The rich and powerful don’t go to prison for their crimes. But they do go to prison for covering it up.
Democrat insiders breathed a sigh of relief when FBI Director James Comey announced former Secretary of State Hillary Clinton would not face criminal charges over mishandling classified materials because they could not prove she knowingly intended to break the law.
But if history is any guide, her email-related legal troubles have just begun.
In case after case, rich and powerful figures find themselves in legal trouble and scramble to cover up the evidence only to find that the cover up carries a bigger punishment than the crime.
Just as in Hillary Clinton’s case, a lengthy FBI investigation found baseless the accusation that TV host Martha Stewart engaged in insider stock trading.
But she lied to investigators in the matter. Even though the original charge against her was found to have no merit, she ended up in federal prison for perjury.
Gangster Al Capone was never convicted for his multi-million dollar alcohol smuggling ring, as investigators could never prove if his massive income was from illegal activities or legitimate businesses.
But he did go to prison for trying to cover up his income by lying about it on federal tax forms.
Bill Clinton’s sexual relationship with a White House intern wasn’t a crime, but lying about it in a deposition was. Clinton was impeached by Congress, fined by a court and stripped of his law license.
Luckily for Hillary Clinton, the FBI has determined that running classified materials through a private server is not a crime.
Unluckily for Hillary, lying to Congress in sworn testimony is a crime.
In October 2015, appearing before the House Select Committee on Benghazi, Clinton made numerous statements to Congress, in sworn testimony, regarding her email server.
Under oath, Clinton stated none of the emails she sent over her private served were marked classified or contained classified information.
“[T]here was nothing marked classified on my emails, either sent or received,” Clinton testified.
The FBI’s investigation found 110 such emails.
Clinton also stated under oath that all work-related emails were turned over to the State Department because her attorneys “went through every single email.”
The FBI went through every single email and found thousands that had not been turned over. They found her attorneys had simply typed keywords into a search engine.
Sections 1621 and 1001 of Title 18 of United States Code lay out the crime of perjury before Congress.
Lying to Congress is punishable by up to five years in prison. If the perjury involves terrorism, the punishment is a maximum of eight years in prison.
Criminal convictions for lying to Congress are rare because the crime is relatively rare, but they do occur.
In the last 42 years, one corporate executive and four government officials have been convicted and sentenced for lying to Congress.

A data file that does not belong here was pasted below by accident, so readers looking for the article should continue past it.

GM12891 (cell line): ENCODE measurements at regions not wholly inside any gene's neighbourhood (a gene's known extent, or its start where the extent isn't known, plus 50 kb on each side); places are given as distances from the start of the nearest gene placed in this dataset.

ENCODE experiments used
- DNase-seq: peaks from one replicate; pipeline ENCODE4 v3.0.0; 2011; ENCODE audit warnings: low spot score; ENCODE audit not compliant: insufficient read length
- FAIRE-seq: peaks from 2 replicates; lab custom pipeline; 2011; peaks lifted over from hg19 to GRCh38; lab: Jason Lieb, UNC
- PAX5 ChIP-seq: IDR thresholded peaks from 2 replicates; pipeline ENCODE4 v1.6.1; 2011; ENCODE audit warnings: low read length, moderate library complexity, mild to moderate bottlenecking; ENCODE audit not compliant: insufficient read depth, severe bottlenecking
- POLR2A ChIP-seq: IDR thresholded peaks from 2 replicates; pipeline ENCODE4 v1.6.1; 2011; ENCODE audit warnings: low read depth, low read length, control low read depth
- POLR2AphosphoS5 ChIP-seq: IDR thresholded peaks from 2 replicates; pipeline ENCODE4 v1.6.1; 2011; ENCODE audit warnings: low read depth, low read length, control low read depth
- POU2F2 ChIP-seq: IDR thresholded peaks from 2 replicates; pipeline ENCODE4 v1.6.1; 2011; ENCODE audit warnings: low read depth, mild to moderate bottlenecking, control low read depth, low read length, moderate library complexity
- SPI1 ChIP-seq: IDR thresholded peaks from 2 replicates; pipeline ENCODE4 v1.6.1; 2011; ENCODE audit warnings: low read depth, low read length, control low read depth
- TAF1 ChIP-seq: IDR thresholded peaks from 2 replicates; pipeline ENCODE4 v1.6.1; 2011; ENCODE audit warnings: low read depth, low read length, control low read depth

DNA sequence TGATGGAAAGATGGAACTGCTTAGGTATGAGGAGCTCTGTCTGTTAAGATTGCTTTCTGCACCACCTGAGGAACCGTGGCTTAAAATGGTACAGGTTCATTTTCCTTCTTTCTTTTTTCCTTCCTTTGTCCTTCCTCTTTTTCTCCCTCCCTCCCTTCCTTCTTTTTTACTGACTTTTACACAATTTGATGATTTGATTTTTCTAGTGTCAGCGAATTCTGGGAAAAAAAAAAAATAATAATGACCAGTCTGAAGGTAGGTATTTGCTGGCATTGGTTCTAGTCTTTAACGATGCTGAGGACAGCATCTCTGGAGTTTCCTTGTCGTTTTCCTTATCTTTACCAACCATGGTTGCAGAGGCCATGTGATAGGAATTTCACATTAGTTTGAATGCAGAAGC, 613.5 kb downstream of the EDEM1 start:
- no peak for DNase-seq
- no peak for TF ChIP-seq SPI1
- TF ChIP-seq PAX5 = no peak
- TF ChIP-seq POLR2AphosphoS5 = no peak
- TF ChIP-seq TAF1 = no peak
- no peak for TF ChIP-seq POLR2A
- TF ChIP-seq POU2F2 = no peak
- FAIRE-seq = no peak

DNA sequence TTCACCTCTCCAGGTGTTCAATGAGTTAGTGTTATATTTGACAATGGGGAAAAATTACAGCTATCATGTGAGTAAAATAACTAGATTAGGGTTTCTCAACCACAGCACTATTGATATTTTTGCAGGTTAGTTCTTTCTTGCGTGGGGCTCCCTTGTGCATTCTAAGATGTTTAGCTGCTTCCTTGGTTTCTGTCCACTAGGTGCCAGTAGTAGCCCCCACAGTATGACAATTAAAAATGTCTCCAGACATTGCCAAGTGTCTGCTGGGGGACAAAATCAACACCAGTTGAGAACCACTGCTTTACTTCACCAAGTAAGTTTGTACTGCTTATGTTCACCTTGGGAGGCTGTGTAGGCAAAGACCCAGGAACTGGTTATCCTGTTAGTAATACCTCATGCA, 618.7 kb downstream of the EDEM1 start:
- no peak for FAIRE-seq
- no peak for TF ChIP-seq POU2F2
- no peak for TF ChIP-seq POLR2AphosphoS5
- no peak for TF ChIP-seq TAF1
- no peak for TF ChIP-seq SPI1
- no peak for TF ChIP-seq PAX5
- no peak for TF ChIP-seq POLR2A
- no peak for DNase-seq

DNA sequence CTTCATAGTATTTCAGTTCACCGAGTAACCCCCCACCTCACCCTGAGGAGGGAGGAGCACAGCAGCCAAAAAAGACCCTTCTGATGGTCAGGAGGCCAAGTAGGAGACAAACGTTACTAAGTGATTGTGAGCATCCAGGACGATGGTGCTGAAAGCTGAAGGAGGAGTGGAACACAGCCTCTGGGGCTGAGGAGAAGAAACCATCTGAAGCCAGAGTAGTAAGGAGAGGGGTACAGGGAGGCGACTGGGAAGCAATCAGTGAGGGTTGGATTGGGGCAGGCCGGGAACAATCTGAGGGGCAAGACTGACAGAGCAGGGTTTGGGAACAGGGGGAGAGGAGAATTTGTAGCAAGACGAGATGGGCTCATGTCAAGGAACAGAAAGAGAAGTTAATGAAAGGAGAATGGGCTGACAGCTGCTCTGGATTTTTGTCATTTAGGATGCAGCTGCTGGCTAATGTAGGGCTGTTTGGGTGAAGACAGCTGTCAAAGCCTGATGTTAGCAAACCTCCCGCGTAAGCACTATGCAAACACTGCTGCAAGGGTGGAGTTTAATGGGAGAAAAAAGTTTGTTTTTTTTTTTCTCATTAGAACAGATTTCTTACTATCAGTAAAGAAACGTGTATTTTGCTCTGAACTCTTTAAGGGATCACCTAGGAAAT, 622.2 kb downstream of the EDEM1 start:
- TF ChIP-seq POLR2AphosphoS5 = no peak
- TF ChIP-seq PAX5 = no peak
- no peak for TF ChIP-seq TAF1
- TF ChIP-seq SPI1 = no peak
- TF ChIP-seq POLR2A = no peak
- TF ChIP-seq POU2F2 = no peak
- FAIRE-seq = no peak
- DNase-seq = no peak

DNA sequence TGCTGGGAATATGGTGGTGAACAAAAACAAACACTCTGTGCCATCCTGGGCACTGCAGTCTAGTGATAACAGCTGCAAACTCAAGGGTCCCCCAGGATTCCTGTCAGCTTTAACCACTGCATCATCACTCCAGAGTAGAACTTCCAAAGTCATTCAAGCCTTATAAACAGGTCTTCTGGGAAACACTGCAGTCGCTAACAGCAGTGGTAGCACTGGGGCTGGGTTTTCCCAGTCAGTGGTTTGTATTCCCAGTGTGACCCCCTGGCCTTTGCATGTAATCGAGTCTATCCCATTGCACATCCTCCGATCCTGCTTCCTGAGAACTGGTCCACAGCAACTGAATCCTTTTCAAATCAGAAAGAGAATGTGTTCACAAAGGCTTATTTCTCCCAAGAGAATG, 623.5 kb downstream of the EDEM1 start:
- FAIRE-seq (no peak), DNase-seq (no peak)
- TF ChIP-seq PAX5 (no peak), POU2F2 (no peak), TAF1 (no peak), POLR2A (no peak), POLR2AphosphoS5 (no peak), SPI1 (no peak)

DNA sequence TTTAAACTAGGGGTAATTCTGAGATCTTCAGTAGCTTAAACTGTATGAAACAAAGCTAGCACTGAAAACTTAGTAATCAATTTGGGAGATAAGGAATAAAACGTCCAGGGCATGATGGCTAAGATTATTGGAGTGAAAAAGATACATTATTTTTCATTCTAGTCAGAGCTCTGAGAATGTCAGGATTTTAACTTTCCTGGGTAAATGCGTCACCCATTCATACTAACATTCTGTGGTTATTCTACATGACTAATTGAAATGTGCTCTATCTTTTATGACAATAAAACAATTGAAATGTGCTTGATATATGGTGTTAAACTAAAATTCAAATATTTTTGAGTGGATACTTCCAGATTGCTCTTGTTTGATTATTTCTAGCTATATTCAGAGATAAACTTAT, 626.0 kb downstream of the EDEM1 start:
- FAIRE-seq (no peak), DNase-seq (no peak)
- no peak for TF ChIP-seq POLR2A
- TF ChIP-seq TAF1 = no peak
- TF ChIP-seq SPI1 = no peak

* 1996: Empire Blue Cross Blue Shield Chief Financial Officer Jerry Weissman is convicted of lying to the Senate about the destruction of documents. He was sentenced to 18 months in prison.
* 1987: Department of Housing and Urban Development executive Deborah Gore Dean is convicted of lying to Congress about her involvement in misappropriating funds. She was sentenced to 21 months in a confinement center, before being re-sentenced to six months home confinement.
* 1983: EPA official Rita Lavelle is sentenced to six months in prison and five years probation, and fined $10,000 for lying to the House Committee on Energy and Commerce regarding when she learned about an airplane contract.
* 1974: White House officials H.R. Haldeman and John Mitchell are convicted of lying to the Senate about their involvement in the Watergate scandal. Haldeman served 18 months in prison for lying about when he authorized payments. Mitchell served 19 months in prison for lying about when he first learned of the planned burglaries.
That number could have increased even more, had then-President George H.W. Bush in 1992 not pardoned five Reagan administration officials who had been indicted for lying to Congress about the Iran-Contra scandal.
State Department official Elliott Abrams and CIA employees Alan Fiers and Clair George were indicted, tried, convicted and sentenced for lying to Congress. Bush’s pardon erased those convictions.
Former National Security Adviser Robert McFarlane had already plead guilty to withholding information from Congress and former Defense Secretary Caspar Weinberger and CIA employee Duane Clarridge were scheduled to go on trial when pardoned.
While Comey claims Clinton did not lie to the FBI in their unrecorded interview, he stopped short of saying she did not lie in her sworn testimony to Congress.
The FBI traditionally does not investigate the crime of lying to Congress without a formal referral from the body.
Rep. Trey Gowdy, chairman of the Benghazi committee, Rep. Jason Chaffezt, chairman of the Oversight Committee and Rep. Bob Goodlatte, chairman of the House Judiciary Committee began the process Friday of filing that formal referral, which would begin an FBI criminal investigation of Clinton’s statements before Congress.